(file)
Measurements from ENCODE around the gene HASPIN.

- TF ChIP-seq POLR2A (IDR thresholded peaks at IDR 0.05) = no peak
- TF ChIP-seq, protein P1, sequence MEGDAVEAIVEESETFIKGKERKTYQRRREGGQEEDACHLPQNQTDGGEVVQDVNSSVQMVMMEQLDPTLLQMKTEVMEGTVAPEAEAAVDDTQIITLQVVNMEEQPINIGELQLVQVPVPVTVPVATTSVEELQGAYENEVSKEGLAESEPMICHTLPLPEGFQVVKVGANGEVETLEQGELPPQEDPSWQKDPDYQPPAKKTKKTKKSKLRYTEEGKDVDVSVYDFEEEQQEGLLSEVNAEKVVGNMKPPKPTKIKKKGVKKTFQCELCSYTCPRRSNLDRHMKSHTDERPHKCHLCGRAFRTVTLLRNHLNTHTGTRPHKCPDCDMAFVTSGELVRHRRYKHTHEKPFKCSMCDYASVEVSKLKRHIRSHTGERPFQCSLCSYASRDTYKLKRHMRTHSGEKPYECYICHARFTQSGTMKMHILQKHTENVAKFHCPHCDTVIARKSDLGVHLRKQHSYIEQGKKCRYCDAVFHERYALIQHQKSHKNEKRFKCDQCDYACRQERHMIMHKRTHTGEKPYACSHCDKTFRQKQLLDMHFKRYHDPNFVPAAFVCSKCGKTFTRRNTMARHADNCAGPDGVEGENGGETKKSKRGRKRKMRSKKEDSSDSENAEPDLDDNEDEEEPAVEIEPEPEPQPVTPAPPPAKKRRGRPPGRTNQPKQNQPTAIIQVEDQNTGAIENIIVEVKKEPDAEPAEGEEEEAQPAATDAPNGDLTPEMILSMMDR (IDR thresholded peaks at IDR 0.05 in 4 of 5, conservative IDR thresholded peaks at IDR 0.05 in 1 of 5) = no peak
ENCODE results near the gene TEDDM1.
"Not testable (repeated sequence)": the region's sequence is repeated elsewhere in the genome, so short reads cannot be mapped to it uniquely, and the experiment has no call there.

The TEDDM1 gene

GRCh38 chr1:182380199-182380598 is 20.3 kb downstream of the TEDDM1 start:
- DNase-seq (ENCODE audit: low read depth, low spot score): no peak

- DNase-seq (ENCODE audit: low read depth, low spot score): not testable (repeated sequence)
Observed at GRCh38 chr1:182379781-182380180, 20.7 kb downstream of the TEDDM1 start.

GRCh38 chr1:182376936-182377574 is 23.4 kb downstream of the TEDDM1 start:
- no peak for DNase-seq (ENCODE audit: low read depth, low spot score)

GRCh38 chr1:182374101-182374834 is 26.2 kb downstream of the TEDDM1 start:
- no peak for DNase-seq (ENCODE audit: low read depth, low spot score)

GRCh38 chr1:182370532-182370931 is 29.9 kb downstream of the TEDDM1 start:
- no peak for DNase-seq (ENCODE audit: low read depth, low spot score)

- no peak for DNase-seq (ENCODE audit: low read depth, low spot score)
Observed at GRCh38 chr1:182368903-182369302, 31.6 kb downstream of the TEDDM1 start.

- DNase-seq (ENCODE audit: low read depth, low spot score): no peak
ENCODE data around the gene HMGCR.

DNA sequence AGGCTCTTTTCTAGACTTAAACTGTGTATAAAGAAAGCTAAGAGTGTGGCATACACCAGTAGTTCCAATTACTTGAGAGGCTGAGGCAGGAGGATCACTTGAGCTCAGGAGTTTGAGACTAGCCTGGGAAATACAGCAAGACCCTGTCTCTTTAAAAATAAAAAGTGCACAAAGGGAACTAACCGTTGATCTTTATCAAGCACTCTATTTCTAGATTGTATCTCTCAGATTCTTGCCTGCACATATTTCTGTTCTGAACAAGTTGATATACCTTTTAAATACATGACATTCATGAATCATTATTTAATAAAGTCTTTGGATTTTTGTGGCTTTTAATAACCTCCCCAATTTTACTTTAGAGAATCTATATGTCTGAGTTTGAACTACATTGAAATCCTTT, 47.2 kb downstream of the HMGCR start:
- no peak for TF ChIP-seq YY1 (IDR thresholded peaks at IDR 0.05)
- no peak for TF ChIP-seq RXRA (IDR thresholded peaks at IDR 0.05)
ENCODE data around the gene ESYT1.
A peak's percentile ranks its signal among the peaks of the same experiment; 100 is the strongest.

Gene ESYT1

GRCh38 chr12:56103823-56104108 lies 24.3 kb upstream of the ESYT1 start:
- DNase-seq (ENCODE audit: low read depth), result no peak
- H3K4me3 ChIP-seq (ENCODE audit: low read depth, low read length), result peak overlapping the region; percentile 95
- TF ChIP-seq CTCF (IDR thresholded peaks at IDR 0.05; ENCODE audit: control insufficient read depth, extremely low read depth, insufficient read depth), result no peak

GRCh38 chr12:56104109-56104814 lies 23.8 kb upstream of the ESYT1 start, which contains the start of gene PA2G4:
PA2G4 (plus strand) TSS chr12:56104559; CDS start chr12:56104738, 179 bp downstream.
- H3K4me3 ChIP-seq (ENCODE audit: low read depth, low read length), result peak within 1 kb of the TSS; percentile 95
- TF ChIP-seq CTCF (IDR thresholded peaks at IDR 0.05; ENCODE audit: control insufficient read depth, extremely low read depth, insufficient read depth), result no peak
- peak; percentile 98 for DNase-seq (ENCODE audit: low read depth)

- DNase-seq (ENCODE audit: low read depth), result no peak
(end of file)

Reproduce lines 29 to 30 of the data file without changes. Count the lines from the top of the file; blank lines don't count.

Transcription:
- H3K4me3 ChIP-seq (ENCODE audit: low read depth, low read length), result peak overlapping the region; percentile 95
- TF ChIP-seq CTCF (IDR thresholded peaks at IDR 0.05; ENCODE audit: control insufficient read depth, extremely low read depth, insufficient read depth), result no peak